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Exclusive: Hong Kong security chief threatens tycoon Lai's bankers with jail if they deal in his accounts

Berita 24 English -  According to documents seen by Reuters, Hong Kong's security chief sent letters this month to media tycoon Jimmy La...

Berita 24 English - 
According to documents seen by Reuters, Hong Kong's security chief sent letters this month to media tycoon Jimmy Lai and branches of HSBC and Citibank threatening up to seven years in prison for any dealings with the billionaire's accounts in the city.

The letters, signed by Secretary for Security John Lee, were sent to Lai following the announcement by Hong Kong authorities that his majority stake in publisher Next Digital and the local accounts of three companies he owns would be frozen under a new sweeping national security law.

While the balances in the accounts were small, one of Lai's financial advisers stated that they represented the Hong Kong management end of a global network of banking relationships covering his private wealth.

Three senior private bankers and three corporate lawyers - unaffiliated with Lai's accounts - stated that the action extended the tightening national security apparatus into the banking system's elite tiers for the first time, exposing risks to clients and top financial managers in Hong Kong.

The advisers seek guidance from bankers and attorneys on how to contest the freeze and its impact on offshore holdings and banking relationships previously managed through Hong Kong.

The security secretary's action also raises concerns about the city's broader investment climate, given the potential reach of the security law, which China's parliament imposed on the former British colony last June, lawyers, bankers, and diplomats say.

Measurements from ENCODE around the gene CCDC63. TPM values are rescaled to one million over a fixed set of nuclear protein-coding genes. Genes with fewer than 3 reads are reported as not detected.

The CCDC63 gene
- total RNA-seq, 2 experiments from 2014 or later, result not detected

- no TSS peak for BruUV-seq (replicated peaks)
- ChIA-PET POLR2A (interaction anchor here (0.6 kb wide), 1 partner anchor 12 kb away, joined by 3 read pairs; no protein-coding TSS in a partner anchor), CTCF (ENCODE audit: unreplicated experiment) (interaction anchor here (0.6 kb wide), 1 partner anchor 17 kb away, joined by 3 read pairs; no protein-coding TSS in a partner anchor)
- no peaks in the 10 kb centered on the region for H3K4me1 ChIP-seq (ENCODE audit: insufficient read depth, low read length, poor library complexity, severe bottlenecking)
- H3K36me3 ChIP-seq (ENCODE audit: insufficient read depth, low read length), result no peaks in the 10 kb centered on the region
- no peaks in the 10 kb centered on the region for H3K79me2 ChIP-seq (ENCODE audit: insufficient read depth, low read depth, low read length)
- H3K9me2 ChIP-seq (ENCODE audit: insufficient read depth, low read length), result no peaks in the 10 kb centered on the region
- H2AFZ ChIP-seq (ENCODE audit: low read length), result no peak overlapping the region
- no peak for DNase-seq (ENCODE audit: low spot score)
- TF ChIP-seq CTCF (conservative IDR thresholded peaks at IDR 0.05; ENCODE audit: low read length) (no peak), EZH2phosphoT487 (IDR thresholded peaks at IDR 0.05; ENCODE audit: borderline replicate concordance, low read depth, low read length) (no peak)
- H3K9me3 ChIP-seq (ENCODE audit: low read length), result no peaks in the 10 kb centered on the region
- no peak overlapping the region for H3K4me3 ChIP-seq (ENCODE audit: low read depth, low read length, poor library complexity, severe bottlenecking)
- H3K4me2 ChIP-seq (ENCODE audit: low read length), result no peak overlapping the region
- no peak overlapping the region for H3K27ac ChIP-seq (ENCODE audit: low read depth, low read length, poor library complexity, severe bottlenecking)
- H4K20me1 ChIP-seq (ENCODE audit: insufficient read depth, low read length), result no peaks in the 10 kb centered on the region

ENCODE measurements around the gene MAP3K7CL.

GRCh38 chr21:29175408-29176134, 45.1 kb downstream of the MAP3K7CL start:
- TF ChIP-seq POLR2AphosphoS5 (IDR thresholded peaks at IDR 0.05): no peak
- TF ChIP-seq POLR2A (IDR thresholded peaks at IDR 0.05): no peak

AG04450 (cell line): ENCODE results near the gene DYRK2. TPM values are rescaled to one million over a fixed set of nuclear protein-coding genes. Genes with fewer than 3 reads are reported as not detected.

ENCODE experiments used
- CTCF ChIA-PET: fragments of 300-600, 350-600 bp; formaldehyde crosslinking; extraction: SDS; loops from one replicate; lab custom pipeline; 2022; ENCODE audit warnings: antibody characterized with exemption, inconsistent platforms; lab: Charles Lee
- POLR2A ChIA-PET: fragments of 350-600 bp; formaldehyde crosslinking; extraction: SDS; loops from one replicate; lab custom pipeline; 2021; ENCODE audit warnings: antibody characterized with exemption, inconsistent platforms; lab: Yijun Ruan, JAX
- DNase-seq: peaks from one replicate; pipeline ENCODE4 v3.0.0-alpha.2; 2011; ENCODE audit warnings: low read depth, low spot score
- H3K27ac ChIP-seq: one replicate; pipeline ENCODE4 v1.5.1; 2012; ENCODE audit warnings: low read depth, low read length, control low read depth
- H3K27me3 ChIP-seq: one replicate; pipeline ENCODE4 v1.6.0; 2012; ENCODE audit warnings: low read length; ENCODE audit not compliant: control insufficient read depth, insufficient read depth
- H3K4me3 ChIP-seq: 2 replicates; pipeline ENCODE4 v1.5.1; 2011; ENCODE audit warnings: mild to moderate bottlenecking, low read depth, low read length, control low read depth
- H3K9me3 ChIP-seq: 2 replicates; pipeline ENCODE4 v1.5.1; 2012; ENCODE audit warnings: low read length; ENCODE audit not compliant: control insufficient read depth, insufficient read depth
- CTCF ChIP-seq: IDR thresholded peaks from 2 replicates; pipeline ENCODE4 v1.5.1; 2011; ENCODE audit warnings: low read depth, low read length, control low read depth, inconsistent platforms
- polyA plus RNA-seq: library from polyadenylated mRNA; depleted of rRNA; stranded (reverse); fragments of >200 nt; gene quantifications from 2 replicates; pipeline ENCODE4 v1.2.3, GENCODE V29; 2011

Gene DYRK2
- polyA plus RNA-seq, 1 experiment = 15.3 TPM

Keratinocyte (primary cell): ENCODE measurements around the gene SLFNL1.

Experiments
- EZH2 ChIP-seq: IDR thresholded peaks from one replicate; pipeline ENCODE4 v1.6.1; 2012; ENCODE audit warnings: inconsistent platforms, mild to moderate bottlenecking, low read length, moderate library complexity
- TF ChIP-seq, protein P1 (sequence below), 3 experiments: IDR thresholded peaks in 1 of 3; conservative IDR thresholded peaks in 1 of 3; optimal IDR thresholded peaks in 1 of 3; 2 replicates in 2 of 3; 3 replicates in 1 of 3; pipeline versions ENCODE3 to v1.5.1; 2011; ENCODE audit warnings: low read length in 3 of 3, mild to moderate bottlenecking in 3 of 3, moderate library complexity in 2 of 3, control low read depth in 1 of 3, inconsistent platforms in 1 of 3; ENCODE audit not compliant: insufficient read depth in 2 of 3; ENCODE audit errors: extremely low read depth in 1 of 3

The moves could jeopardize any attempt by the democracy activist to repatriate offshore assets to bolster Next's troubled Apple Daily tabloid, a vocal critic of the government, the financial adviser said.

Next Digital shares surged as much as 330 per cent on Thursday after authorities last week froze Lai's 71.26 per cent stake, which was then valued at $45 million.

Lai has emerged as one of the new law's most high-profile targets, facing three national security charges, including alleged collusion with a foreign country.

The letter to Lai, which was delivered to him at the city's maximum-security Stanley Prison, threatens him with up to seven years in prison and an unspecified fine for any dealings in the named assets, including their disposal or conversion, their use as collateral, or their transfer into or out of Hong Kong.

The letter to Lai details seven Hong Kong bank accounts linked to three British Virgin Islands-registered companies (BVI).

Lai was unavailable for comment.

The letter, titled "Notice No. 1," states that the action is being taken by the law's "implementation rules," which allow for the seizure or freezing of property "used or intended to be used" in the commission of an offence.

The letters also acknowledge Lai's and the banks' legal right to contest the notice, which expires in May 2023.

According to documents seen by Reuters, the same language was used in letters to HSBC and Citibank.

According to a Security Bureau spokesman, "it is not appropriate for us to disclose operational details" while judicial proceedings are ongoing.

"It goes without saying that endangering national security is a grave offence."

The Hong Kong Monetary Authority (HKMA), the banking regulator, stated that banks must cooperate with law enforcement agencies in criminal investigations, including asset freezing, by applicable laws, including the national security law.

"The HKMA is not involved in criminal investigations and is therefore unable to comment," it stated.